Oil tumbles on elusive output cut

Oil prices tumbled on Monday on fears that producer countries may fail to agree an output cut, pressuring US stocks and the dollar as traders reversed their "Trumpflation" trade as weak oil prices would reduce pressure on US interest rates to rise.
That gave some relief to Asian shares, which had underperformed on worries about capital flight to higher-yielding US markets in the weeks since Donald Trump's Nov.8 election win.
MSCI's broadest index of Asia-Pacific shares outside Japan .MIAPJ0000PUS rose 0.5 per cent, led by gains in Hong Kong .HSI and Taiwan .TWII.
In contrast, US stock futures ESc1 slipped 0.3 per cent after their stellar performance this month on hopes US President-elect Trump's policy of fiscal spending, deregulation and protection of domestic industries will boost US inflation and benefit Corporate America.
Wall Street's four main indexes .DJI .SPX .IXIC all hit record highs last week, a feat last achieved in 1999.
Japan's Nikkei average .N225, which performed even better than Wall Street shares thanks to the yen's fall, also lost its luster, falling 0.8 per cent.
Brent crude futures fell as much as 2.0 per cent in Asia on top of their 3.6 per cent decline on Friday on rising doubts over whether the Organization of the Petroleum Exporting Countries will reach an output deal. The benchmark contract last traded at $47.02 per barrel LCOc1, down 0.4 per cent on the day.
Saudi Arabia said on Friday it will not attend talks on Monday with non-OPEC producers to discuss supply cuts.
"Oil prices have fallen considerably on worries about the deal. That would pressure energy shares, and could hit the entire stock markets. Given their rally in recent days, it's no surprise to see some adjustment," said Masahiro Ichikawa, senior strategist at Sumitomo Mitsui Asset Management.
Saudi Arabia's energy minister Khalid al-Falih said on Sunday that he believed the oil market would balance itself in 2017 even if producers did not intervene, and that keeping output at current levels could therefore be justified.
His comments raised worries that a preliminary agreement reached in September for OPEC to reduce output to between 32.5 million and 33 million barrels per day may fall apart when OPEC ministers meet on Wednesday to finalise that deal.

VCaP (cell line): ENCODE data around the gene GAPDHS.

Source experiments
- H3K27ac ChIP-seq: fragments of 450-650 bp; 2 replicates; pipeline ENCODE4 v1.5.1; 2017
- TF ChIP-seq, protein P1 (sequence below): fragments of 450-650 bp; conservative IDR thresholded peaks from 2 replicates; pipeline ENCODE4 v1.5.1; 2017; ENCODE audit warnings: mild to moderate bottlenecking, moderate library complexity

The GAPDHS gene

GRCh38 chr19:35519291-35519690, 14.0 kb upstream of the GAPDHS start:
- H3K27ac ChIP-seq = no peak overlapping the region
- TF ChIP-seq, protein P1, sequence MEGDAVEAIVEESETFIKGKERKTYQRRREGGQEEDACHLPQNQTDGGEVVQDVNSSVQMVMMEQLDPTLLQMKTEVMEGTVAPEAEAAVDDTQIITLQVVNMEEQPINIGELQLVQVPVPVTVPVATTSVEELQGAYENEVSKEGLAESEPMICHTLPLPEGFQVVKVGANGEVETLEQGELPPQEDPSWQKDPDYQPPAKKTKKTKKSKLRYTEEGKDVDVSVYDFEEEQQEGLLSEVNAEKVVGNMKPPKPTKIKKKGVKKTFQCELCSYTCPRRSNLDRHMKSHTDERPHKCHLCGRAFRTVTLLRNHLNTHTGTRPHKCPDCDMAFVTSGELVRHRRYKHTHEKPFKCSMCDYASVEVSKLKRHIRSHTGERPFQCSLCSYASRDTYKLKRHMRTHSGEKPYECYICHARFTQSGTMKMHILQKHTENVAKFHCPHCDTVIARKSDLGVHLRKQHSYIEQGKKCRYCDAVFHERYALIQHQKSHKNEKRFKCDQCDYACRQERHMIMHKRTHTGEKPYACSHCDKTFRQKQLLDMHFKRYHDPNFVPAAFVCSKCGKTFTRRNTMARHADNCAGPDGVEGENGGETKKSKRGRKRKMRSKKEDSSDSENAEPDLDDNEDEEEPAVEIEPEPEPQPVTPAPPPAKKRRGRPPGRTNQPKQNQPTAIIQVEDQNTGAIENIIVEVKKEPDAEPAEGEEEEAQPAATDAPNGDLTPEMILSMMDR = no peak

OPEC also wants non-OPEC producers such as Russia to support the intervention by curbing their output.
As lower oil prices reduce inflationary pressure, they sapped momentum for a sell-off in US Treasuries and a rally in the dollar, the market's favorite play since the US election.
The dollar sank more than 1.5 per cent against the yen to 111.50 yen JPY=, down sharply from its eight-month high of 113.90 set just on Friday.
The dollar's index against a basket of six major currencies .DXY =USD printed at 100.66, slipping 0.8 per cent on day and off its 13 1/2-year high of 102.05 touched on Thursday.
The dollar shed more than 0.5 per cent against many emerging market currencies, including the Mexico peso MXP=, the biggest loser after Trump's election victory, the South African rand ZAR= and the Turkish lira TRY=.
The euro EUR= gained 0.9 per cent to $1.0666, extending its rebound from its near one-year low of $1.0518 touched on Thursday.
The single currency has so far shown limited reaction to the French conservatives' presidential primaries on Sunday.
Former Prime Minister Francois Fillon, a socially conservative free-marketeer, won the run-off, setting up a likely showdown next year with far-right leader Marine Le Pen that the pollsters expect him to win.
Gold XAU= bounced back to $1,187.0 per ounce from Friday's low $1,171.5, which was its lowest level since early February.
The yield on 10-year US Treasuries US10YT=RR dropped almost 5 basis points to 2.323 per cent, off its 16-month high of 2.417 per cent touched on Thursday, according to Reuters.
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Source: The Financial Express


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